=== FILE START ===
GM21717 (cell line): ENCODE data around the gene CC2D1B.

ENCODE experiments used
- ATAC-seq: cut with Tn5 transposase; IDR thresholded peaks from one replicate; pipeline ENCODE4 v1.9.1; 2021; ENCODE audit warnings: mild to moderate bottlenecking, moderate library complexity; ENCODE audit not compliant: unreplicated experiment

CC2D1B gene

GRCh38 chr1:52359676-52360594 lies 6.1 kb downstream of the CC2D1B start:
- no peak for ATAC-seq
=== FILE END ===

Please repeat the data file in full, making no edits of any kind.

GM21717 (cell line): ENCODE data around the gene CC2D1B.

ENCODE experiments used
- ATAC-seq: cut with Tn5 transposase; IDR thresholded peaks from one replicate; pipeline ENCODE4 v1.9.1; 2021; ENCODE audit warnings: mild to moderate bottlenecking, moderate library complexity; ENCODE audit not compliant: unreplicated experiment

CC2D1B gene

GRCh38 chr1:52359676-52360594 lies 6.1 kb downstream of the CC2D1B start:
- no peak for ATAC-seq